Cross Country Schooling at Camelot

One of the (many) great things about showing at Camelot is the free cross country schooling. On Friday before the show you’re allowed to school any of the jumps including the whole course and again on Sunday after. On Friday I made plans to school XC with Kate. She had a bunch of horses to ride and offered to let my husband ride one of hers as well. Nicole joined us on the adorable ginger pony for a sort of XC schooling blogger meet up.

I offered to take this lovely mare, but oddly, Kate wasn’t up for that

We started by trotting around a bit to get warmed up and then went over to do the 3rd jump. Levi watched the other horses go first with increasing amounts of prancing and head tossing. Then when it was his turn, he took off squealing and bucking. I got him back under control and made him walk the damned jump because that sort of behavior will not be rewarded, but he was way too full of himself.

PC: Robin

I did eventually do the jump at a trot and canter, but he was getting more and more worked up and I was getting more and more unnerved. Because of my back injuries, any bucking basically results in searing/stabbing pain radiating through my body and then I go into an unconscious defensive position. This is not helpful for me or for green horses. So I asked Kate to ride him for me.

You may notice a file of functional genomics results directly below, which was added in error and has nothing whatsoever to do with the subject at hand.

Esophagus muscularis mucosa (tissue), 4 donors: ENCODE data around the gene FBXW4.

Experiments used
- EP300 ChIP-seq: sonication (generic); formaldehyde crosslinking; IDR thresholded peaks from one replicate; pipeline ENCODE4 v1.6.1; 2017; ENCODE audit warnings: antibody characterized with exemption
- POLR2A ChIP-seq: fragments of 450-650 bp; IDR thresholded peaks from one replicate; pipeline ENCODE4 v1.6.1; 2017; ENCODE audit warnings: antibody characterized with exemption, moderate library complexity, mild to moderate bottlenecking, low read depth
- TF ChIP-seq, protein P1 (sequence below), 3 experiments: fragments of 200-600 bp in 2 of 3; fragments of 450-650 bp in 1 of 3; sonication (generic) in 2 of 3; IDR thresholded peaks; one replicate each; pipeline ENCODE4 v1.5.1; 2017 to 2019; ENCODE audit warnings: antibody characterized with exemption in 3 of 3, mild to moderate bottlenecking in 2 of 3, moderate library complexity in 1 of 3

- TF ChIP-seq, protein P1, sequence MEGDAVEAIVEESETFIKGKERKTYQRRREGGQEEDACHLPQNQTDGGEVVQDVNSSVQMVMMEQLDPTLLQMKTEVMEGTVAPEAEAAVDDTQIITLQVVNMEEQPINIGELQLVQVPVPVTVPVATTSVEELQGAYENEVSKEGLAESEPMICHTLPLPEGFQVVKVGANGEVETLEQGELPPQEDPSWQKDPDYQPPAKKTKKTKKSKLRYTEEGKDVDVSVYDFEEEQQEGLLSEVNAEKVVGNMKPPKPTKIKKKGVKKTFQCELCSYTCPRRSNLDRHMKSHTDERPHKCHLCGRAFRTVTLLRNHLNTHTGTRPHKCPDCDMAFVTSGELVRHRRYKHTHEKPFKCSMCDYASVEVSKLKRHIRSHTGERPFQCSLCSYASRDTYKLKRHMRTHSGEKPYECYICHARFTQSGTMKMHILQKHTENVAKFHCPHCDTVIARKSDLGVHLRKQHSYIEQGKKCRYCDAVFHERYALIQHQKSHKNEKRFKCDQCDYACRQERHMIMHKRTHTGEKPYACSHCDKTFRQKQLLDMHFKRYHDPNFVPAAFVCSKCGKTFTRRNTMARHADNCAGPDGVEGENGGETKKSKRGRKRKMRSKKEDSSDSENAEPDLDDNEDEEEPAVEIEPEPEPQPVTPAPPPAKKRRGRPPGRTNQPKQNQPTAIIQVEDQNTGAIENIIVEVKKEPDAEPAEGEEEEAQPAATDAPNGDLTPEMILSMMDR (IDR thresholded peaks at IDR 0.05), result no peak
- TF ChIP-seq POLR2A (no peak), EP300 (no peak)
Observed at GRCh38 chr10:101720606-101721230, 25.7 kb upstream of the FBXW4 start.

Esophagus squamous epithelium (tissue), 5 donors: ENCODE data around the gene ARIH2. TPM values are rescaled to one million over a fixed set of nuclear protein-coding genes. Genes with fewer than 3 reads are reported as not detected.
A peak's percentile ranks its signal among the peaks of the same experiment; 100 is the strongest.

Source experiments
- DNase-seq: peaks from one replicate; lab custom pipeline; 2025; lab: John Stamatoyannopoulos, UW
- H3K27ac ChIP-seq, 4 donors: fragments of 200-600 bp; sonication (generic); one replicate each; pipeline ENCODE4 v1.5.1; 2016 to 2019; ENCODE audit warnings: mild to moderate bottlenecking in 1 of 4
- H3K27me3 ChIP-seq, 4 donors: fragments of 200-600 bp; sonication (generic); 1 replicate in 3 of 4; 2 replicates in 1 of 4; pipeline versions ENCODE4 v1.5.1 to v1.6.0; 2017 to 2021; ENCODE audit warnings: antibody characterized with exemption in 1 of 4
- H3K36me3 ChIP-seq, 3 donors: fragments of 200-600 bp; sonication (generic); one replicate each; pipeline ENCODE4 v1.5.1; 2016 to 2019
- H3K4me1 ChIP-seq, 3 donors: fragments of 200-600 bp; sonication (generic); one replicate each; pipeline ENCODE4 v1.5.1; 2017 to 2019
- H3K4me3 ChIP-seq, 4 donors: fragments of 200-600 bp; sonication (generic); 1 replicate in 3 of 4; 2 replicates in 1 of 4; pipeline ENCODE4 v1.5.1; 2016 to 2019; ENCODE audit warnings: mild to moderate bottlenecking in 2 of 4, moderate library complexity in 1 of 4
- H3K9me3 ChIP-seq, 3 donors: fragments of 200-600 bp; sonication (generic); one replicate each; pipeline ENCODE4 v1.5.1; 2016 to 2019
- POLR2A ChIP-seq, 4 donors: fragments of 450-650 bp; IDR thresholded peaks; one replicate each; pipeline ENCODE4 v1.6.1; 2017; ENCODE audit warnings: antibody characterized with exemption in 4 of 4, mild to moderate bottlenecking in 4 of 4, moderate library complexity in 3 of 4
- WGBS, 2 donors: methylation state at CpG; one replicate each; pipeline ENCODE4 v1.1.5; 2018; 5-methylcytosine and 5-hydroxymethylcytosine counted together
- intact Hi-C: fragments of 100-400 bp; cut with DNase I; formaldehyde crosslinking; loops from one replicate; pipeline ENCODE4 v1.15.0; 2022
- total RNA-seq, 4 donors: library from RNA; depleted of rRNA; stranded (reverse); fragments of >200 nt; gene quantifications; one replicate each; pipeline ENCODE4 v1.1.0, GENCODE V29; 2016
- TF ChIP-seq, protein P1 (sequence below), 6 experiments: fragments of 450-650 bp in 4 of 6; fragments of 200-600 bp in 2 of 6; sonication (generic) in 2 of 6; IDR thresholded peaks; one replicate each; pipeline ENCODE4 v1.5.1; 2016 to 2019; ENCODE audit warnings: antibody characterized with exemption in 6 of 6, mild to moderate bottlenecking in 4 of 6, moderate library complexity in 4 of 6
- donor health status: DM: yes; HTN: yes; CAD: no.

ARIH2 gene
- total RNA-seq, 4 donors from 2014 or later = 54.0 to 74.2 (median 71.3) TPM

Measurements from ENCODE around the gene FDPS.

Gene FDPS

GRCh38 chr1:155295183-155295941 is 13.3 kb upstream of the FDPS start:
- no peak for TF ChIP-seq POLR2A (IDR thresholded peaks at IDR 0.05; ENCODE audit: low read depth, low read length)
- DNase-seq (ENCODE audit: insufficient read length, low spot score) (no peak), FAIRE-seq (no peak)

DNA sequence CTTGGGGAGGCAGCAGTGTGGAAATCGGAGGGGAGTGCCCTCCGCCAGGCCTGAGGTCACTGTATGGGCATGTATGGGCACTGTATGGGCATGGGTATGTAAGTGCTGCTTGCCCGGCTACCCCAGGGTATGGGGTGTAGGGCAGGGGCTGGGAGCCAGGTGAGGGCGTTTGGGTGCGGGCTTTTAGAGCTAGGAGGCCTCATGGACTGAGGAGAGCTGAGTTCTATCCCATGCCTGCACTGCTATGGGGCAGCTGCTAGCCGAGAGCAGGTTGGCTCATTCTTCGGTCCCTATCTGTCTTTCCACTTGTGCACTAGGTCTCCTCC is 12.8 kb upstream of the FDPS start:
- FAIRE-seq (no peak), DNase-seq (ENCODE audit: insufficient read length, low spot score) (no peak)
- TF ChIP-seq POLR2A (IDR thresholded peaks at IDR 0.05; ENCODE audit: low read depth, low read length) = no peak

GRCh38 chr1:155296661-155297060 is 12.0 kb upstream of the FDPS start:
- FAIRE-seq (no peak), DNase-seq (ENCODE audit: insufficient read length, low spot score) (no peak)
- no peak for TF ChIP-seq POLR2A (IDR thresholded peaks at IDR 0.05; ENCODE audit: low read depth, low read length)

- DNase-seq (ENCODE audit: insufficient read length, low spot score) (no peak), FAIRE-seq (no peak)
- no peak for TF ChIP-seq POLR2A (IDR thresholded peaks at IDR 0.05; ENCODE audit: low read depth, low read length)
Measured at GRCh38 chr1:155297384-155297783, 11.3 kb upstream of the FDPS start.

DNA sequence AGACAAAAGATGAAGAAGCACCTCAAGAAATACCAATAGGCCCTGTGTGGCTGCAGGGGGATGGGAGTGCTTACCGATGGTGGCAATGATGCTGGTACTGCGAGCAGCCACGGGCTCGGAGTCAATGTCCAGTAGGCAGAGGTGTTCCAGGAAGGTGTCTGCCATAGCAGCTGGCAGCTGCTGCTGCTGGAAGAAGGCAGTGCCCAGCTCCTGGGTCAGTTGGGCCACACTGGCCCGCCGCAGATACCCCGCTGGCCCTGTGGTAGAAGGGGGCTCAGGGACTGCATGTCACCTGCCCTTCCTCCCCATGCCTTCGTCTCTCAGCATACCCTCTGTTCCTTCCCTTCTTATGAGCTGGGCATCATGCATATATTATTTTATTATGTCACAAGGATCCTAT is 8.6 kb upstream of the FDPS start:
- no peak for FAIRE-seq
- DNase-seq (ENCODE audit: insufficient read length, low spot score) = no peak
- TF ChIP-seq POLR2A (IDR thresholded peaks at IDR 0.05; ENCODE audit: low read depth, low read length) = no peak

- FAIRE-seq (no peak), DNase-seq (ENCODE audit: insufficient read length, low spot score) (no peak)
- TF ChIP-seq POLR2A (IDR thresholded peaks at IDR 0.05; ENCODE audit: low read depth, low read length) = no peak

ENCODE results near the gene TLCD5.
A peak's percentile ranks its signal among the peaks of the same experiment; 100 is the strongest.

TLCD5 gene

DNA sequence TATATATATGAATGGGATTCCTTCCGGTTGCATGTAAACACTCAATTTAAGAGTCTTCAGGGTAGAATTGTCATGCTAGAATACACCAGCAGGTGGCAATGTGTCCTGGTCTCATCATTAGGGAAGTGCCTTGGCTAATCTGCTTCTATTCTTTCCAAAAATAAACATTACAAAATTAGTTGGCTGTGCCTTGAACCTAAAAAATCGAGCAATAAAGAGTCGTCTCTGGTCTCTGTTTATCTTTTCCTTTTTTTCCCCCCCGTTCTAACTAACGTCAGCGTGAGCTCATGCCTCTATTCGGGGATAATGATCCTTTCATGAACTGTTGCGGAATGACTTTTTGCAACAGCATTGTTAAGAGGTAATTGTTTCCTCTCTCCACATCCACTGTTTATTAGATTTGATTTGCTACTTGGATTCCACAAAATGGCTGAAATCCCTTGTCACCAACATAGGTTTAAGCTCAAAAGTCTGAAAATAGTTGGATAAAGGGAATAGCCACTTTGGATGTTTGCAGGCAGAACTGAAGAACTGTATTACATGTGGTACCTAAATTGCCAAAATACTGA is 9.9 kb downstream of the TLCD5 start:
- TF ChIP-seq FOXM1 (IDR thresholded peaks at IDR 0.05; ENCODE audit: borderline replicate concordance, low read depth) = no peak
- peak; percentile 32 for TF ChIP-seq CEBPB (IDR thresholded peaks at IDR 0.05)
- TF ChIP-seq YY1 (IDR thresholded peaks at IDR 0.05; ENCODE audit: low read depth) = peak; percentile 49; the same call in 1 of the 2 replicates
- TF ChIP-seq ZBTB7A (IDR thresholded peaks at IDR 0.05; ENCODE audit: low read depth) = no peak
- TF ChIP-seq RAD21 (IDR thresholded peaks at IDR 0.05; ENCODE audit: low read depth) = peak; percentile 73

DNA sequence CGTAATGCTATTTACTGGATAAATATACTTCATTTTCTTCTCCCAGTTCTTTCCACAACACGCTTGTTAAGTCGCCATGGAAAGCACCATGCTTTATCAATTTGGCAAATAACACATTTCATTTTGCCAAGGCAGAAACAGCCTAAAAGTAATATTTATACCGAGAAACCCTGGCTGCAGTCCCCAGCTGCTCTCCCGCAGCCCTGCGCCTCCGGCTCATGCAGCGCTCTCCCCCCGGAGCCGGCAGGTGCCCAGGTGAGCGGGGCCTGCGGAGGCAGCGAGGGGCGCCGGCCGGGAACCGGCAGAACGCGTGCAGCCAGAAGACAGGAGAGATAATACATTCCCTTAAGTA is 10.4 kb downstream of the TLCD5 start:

He was being a bit of a pill for her too, but she’s better equipped to handle it. I eventually got back on and did some of the jumps up by the water. While Levi was excited about the jumping, his real temper tantrums were about the other horses. If they were moving and he wasn’t, he would freak out. If they were standing and he had to keep going: tantrum.

We did eventually get over a few jumps and really the jumping part was good. I figured we wouldn’t be near any other horses when we were actually doing cross country (although that turned out to not be true since we almost passed the person in front of us) and we’d be fine.